In this time of media industry turmoil, Gertrude Berg’s long and successful media career highlights a variety of possible business models. Berg began her career in 1929 with a fifteen-minute radio show, The Rise of the Goldbergs. She wrote this show and also starred in it. By 1931 she was earning $2,000 a week from the show. She also developed product tie-ins, including a line of dresses and a cookbook. Her show became the second-most popular show on radio, behind only Amos ‘n Andy. Berg, with considerable persistence, ultimately succeeded in moving her radio show to television. She also starred in a related film and acted on Broadway. She became a widely recognized personality and the highest earning woman in the U.S.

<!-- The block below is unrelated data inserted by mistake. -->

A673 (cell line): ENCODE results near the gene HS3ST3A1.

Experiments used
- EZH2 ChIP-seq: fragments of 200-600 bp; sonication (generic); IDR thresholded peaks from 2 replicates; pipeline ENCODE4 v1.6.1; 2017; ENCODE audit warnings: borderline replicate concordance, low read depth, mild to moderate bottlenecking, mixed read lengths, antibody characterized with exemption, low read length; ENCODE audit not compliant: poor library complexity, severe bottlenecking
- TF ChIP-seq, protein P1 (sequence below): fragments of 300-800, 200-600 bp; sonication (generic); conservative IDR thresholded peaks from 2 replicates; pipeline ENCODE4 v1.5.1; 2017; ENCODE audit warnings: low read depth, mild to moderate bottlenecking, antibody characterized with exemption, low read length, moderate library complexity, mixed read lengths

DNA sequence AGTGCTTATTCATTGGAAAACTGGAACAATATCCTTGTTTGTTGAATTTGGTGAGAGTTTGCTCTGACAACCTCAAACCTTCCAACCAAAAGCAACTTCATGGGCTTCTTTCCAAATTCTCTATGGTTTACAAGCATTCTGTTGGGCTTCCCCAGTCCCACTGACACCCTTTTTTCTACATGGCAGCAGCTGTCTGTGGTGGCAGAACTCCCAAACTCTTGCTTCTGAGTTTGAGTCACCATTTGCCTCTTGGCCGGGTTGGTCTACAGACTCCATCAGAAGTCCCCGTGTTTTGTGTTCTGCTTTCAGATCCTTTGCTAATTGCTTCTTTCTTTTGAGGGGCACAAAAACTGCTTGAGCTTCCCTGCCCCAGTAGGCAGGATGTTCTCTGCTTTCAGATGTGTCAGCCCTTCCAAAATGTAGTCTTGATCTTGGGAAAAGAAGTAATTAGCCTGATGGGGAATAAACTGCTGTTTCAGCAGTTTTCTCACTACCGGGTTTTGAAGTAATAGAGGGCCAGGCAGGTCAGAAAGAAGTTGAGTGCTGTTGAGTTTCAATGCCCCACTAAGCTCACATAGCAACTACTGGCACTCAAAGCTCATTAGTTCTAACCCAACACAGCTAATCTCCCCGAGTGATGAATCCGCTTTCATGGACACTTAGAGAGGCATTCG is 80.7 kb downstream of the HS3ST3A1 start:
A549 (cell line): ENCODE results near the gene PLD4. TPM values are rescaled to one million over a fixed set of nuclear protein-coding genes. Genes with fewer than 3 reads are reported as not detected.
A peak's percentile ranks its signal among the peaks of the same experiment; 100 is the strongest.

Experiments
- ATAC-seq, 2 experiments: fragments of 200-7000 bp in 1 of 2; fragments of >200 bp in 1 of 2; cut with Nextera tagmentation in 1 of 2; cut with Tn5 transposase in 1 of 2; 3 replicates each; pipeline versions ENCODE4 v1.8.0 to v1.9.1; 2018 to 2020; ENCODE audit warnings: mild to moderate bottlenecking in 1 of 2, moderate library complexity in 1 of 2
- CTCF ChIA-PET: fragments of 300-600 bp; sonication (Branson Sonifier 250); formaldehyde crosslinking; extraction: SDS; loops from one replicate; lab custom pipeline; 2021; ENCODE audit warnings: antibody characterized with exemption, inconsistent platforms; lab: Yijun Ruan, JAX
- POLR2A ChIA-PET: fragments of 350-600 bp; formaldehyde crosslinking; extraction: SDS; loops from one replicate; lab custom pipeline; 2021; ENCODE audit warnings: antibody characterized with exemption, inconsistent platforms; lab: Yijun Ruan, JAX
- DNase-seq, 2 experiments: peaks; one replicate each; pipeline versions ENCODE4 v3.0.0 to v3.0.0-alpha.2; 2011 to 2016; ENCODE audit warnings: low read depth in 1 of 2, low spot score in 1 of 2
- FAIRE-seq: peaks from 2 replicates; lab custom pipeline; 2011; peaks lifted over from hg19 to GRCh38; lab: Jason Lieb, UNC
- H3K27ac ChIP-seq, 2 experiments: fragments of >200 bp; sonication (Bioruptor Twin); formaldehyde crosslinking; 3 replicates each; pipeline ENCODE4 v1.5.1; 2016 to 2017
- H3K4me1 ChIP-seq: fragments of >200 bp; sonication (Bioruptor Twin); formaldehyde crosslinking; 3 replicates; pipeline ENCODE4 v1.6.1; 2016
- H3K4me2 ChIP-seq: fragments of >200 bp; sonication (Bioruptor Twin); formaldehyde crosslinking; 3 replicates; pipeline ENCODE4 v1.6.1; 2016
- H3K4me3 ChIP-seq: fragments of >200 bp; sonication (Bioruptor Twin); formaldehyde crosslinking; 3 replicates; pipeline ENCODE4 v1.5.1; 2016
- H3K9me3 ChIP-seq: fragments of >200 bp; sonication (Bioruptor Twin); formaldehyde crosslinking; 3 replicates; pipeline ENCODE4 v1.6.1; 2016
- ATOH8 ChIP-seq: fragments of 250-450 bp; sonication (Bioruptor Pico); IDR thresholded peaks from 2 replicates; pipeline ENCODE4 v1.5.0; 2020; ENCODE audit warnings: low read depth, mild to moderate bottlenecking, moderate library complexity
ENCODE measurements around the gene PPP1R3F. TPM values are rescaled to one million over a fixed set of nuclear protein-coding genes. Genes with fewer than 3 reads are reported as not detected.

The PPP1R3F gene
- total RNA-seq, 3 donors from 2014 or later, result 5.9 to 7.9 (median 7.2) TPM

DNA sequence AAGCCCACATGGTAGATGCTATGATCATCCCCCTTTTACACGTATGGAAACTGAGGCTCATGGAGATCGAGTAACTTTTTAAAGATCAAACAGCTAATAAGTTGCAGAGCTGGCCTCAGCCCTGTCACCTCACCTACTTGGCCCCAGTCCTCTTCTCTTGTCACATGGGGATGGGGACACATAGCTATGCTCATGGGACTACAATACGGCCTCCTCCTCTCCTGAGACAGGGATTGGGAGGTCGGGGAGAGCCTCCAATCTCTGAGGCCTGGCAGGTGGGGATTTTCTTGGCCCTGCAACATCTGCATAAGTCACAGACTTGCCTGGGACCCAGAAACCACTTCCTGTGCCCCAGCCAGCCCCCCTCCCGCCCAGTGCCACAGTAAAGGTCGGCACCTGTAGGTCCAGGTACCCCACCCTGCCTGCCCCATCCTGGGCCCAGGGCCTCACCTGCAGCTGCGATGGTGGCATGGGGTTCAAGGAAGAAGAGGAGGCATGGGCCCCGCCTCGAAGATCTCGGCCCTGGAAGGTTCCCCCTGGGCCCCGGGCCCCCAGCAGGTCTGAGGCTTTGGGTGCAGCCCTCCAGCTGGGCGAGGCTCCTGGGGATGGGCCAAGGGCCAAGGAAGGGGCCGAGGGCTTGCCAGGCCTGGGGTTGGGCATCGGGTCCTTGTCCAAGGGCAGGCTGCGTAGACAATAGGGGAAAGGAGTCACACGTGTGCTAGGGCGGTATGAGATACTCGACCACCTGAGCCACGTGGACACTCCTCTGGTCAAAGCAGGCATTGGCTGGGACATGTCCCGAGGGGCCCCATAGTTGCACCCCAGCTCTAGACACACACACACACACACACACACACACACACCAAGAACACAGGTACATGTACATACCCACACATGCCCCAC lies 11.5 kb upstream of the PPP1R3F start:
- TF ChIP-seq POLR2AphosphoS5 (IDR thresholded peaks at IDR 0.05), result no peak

Berg directly plugged sponsored products. Each episode of The Goldbergs opened with Berg, acting in character and within the set of the show, promoting the sponsored product. These promotions undoubtedly were much more valuable than advertisements distinctly separate from the programming. Such sponsorships were a common feature of radio and television programs until the late 1950s.
Advertising sponsorship revenue in the first half of 2010 was only 2% of total reported U.S. Internet advertising revenue. Sponsors no longer need separate media companies to communicate with their potential customers. But what Gertrude Berg offered sponsors was not just radio or television time and an assembled audience, but also the acted personality of Molly Goldberg. That latter asset would be valuable even in today’s much different media circumstances.
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